"Method's Yoke": Adorno's Self-Conception as a Social Scientist and his Contribution to Qualitative Research. Two Letters from the Early Days of the "Princeton Radio Research Project"
Whether or to what extent ADORNO can be regarded as a pioneer of qualitative research is discussed using two of his letters to Paul LAZARSFELD from 1938, when he began participating in the latter's "Radio Research Project" at Princeton University. In the course of the project ADORNO for the first time had to adjust to the dispositions of empirical research in the US. Due to his lack of first hand experience in this field, he had to rely on his skills as a philosopher and artist. In his correspondence with LAZARSFELD, ADORNO developed concepts that would later achieve canonical status in his writings on social research after the Second World War. By criticising quantifying methods, he naturally designed a model of qualitative research. The model nevertheless was subject to specific restrictions mainly because of ADORNO's sustained reservations regarding methodically regulated approaches in general.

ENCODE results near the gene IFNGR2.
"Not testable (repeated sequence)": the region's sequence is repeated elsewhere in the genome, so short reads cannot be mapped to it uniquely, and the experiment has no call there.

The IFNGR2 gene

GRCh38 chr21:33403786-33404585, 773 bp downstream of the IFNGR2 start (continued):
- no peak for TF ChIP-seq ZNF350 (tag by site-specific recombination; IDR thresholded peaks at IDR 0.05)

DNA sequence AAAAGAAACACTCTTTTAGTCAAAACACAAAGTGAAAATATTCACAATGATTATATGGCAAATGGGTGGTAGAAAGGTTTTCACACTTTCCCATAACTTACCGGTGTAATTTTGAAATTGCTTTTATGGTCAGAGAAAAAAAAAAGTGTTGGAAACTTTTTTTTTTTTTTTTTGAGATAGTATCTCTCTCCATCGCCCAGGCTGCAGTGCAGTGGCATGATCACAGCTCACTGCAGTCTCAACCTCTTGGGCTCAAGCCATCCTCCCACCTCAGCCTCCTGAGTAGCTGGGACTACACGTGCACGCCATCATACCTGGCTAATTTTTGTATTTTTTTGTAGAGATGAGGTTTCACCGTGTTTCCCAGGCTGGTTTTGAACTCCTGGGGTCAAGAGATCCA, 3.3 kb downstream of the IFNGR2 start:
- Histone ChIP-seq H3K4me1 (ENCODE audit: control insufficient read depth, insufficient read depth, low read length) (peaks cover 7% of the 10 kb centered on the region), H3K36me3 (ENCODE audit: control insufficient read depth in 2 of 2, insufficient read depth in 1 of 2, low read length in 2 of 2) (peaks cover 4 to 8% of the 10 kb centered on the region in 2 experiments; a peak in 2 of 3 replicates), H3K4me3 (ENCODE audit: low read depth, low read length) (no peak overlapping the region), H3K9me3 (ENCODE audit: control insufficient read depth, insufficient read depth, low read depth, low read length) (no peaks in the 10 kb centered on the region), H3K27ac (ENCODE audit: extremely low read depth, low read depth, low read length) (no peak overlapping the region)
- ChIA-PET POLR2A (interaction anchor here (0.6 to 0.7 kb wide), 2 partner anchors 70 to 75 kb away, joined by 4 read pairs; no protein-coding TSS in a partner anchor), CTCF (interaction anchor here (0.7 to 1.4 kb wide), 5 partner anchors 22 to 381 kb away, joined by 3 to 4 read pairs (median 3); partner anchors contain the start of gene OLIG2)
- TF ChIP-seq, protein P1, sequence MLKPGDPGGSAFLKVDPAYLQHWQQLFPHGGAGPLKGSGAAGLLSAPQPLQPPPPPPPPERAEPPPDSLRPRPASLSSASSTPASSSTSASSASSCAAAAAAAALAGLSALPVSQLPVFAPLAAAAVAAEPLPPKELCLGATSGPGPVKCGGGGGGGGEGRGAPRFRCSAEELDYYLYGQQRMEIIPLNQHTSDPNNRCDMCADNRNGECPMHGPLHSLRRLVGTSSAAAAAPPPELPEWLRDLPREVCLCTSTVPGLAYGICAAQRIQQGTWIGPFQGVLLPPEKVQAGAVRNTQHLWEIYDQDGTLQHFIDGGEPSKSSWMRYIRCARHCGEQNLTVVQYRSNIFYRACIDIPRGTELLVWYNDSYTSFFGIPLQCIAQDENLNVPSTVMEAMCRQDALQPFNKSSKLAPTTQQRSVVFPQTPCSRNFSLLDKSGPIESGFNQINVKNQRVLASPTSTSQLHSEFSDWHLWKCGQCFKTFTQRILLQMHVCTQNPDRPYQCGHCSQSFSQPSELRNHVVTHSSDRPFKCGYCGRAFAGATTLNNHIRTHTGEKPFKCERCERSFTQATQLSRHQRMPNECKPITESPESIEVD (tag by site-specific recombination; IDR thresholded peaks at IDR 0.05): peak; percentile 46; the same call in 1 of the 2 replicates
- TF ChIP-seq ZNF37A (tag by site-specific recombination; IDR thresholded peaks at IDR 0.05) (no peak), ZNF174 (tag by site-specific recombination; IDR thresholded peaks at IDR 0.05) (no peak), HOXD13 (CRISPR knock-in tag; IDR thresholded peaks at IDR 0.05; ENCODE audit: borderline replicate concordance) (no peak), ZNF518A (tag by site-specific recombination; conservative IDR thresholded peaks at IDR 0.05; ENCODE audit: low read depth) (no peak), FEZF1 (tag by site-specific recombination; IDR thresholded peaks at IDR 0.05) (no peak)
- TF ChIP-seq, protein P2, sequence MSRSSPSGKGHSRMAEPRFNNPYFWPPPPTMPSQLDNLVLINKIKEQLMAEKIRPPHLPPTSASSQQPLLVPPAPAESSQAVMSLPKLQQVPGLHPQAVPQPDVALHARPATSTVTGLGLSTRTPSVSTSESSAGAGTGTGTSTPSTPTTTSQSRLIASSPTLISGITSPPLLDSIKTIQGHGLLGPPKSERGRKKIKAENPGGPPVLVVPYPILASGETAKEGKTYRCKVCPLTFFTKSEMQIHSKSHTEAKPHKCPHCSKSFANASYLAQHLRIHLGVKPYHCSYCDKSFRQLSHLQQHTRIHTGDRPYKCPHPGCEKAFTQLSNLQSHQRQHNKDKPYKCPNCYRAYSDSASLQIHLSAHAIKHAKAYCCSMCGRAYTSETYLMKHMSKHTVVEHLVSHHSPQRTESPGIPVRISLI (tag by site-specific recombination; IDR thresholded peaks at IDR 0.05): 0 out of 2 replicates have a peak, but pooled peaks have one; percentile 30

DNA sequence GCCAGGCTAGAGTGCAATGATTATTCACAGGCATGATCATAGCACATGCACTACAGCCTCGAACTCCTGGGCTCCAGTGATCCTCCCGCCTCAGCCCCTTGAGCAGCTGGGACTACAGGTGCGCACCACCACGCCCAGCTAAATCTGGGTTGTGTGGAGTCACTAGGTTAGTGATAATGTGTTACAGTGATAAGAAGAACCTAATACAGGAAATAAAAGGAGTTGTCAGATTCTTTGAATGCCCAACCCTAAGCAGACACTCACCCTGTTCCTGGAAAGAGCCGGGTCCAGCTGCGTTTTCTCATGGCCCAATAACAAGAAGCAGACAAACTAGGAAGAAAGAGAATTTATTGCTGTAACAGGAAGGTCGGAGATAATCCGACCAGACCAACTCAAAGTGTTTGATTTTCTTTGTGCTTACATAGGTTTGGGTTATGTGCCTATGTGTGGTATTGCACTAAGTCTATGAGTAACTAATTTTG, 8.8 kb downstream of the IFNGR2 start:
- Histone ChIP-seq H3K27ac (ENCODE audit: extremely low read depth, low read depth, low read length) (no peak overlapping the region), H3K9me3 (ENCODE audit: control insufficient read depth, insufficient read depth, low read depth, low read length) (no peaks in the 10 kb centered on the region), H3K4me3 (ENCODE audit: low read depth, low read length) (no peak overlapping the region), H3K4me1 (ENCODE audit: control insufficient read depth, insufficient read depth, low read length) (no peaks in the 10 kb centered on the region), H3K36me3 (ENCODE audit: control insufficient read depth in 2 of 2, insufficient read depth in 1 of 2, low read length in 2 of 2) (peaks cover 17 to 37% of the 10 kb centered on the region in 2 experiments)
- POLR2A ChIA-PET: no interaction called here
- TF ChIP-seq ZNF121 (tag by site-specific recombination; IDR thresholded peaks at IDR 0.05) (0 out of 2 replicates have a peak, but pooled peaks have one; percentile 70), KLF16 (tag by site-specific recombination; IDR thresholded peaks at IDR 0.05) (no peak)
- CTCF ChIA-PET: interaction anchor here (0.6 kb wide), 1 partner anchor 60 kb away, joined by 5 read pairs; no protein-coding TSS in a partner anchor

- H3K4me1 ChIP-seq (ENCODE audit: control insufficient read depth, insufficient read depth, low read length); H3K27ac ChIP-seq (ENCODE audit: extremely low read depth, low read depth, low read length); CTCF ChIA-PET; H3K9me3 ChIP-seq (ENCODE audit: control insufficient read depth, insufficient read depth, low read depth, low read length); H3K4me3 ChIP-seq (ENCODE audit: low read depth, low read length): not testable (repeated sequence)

Copyright (c) 2013 Matthias Jung
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